AGAIN, the special rules only show up on one or two cards per pack. Interestingly, some of the limits from the core set aren't applicable until you have the expansions, and I don't like designers planning for expansions on day zero.

    Also, the expansions all come together in a single cardboard deckbox. And there isn't any space in the core box for it, or them. Which is a negative.

    I haven't actually had a chance to take pictures yet, but I'll likely have another game later (including the expansions), so I'll get back to you with those later.

    (I do also have another game that's come I need to have another game with, to try and see if it gets better - Ultimate Dinosaur Fighting - and I have Necronomicards on the way too, although I don't how that plays at all).
     
  4. Thaumologist

    Thaumologist Chief Warlock

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    And here's part 2 of A.D.A.P.T - ADAPT AGAIN.

    We added all the bonus cards - there's four packs that are used in game, and about thirteen replacement starters. The replacement starters have a special rule that means they grant a bonus that applies to the entire game.
    Little brother picked one that gave him a bonus to his EXP for cycling the gene stream (see above), and I picked one that gave me regeneration. We found last game just how powerful this was, and it really did pay off this game too.

    Once again, the game started quite slowly. We both got high level cards for our starting bonus, and cycled the gene stream quite a few times. I'd gotten a griffin beak and a clownfish tail on my guppy, doing the opposite of last game (where I focused on powering up my body, and only that), whereas brother had a higher level body, and a few more bonus parts.

    Then came my first break - I got a card that meant if a higher body attacked me, they suffered for it. I then got a second regeneration card (and healing two damage every turn is really powerful. It saved me, this game). Eventually, we ended up both on high level bodies, with very full card slots - brother ended up with ten, and I ended up with nine - although we'd both gone for skilled builds this time, rather than just having high stats.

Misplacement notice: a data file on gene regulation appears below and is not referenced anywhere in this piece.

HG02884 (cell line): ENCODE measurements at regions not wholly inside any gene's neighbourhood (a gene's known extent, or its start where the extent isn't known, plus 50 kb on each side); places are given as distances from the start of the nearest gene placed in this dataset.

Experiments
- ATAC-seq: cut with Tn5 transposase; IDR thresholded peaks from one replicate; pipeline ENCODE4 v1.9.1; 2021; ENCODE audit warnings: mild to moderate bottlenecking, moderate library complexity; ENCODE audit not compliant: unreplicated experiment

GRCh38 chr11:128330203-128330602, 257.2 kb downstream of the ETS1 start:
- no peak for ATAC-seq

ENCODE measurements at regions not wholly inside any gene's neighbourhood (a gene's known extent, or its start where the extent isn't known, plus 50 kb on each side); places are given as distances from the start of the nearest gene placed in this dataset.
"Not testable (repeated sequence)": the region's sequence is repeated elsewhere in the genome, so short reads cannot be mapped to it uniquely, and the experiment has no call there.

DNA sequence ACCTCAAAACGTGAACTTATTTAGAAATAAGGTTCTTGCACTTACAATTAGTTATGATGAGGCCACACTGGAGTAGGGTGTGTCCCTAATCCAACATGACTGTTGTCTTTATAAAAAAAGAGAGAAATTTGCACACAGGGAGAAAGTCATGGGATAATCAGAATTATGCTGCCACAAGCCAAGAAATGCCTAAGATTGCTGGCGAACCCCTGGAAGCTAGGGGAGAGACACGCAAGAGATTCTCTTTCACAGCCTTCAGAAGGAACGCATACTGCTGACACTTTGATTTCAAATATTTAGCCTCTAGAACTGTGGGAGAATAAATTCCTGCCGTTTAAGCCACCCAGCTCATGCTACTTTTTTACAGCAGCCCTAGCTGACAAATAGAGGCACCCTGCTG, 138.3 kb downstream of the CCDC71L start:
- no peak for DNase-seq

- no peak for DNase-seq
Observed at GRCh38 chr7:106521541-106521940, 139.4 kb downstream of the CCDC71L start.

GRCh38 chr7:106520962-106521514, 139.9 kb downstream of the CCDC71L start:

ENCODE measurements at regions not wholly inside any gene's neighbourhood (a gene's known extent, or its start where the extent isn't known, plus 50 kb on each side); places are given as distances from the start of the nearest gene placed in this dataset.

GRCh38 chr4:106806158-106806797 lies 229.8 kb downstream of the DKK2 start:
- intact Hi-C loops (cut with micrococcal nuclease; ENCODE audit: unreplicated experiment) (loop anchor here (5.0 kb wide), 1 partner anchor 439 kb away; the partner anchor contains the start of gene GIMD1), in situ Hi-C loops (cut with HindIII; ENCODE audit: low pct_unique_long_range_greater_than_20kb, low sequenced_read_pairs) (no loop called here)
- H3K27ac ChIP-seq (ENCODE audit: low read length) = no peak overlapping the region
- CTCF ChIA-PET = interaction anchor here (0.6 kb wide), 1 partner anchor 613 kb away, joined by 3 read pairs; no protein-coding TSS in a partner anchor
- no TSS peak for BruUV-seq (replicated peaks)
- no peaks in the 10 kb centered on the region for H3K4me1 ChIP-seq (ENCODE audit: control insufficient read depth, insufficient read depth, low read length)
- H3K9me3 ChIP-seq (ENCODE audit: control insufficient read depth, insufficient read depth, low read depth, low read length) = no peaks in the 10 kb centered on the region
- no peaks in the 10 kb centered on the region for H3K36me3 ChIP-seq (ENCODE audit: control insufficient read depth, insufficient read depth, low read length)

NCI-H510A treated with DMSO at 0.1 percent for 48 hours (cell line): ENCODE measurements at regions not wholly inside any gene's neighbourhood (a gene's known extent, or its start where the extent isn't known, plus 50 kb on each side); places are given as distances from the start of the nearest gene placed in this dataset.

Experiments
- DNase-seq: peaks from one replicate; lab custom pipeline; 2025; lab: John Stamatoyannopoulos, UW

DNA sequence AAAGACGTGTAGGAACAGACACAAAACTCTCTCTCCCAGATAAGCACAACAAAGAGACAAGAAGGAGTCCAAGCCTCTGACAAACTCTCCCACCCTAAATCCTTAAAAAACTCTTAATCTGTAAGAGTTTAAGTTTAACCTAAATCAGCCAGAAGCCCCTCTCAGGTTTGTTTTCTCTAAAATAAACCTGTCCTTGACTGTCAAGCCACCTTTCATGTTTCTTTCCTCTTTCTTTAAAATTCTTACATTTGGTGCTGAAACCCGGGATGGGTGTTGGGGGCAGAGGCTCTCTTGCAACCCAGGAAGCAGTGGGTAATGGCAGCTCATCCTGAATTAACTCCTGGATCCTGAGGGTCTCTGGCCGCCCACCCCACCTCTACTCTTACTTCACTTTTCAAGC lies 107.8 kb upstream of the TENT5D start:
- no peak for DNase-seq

Which lead to brother's downfall. He had an incredible attack, and massive health, but was very frail - so my medium level stats would rebuff most of his damage, and deal way more on a lower roll. With my constant healing, this put me in a race he wasn't in a position to win. Once again, my Masterfish ruled the waves.


    ---

    Also, each expansion has all the rules mentioned in it explained on a double sided card that comes with the pack. This is a lot better than the massive rule sheet that the core set uses, although (once again), I think they should be explained on the cards themselves.

    ---


    I also had a fiddle with the app.

    It's crap.

    I mean, it does the job (counting the total of your stats), but I feel it should be able to do this automatically - you should be able to put in what parts your masterfish has, and it give you the statblock. As is, I won't be using it again.

    Also, they really missed a trick - if the app had been able to create pictures of your fish, given the card names, it would have been awesome. Even if the pictures were crap (given the images they used on the cards, they must have had access to the artwork), it wouldn't have mattered. Being able to immortalise your masterfish would have been awesome.

    ---

    Right, pictures! WARNING - not edited, so might well be massive.

    Game 1 - Winner and loser

    Game 2 - Winner and loser

    Example Gene stream, showing Undrawn, #1, #2, #3, Discard.

    ---

    The expansions are good fun. I know I shat on the idea of them last time (I still think they should just be bundled with the game as an extra, not a second purchase), but they were decent. I might, at some point, try having games with only one or two of the sets at a time, as having that many cards did make shuffling quite unwieldy.

    But if you're picking up the game, I'd definitely add them.
     
  5. Immet

    Immet Seventh Year

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    Best game I've played recently is Telestrations. It's like chinese whispers mixed with picture charades. So everyone starts with a word and people pass on their word to the next person who draws it, then the next person guesses the word. It then goes around either for 8 goes or until it returns to you.

    It's great fun if you have any drawing skills, and even more fun if you don't.
     
  6. Thaumologist

    Thaumologist Chief Warlock

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    Another new Kickstarter game - Necronomicards.

    Card based game, three decks of cards. You have the summons, spells, and curses. To start the game you shuffle seven curses into the spell deck, deal out spell cards to each player, and that's it. Gameplay is pretty simple - draw one card a turn, cast a spell if you can (and discard down to six), cast a summon if you can, pass the turn. To win the game, you need seven summons (or all four horsemen of the apocalypse). The cards are tarot sized - elongated playing card length - and seem of decent stock. They aren't flimsy, and they don't feel like they'll tear easily.

    Curses are bad - you skip turns, or lose spell cards, or something like that. Some are based on whoever drew them, some on a tablewide level, some are whoever drew and another target player. If you draw a curse, you suffer, then end your go. Again, it's quite simple. Given that the game is for ages 10+, you would expect it to be.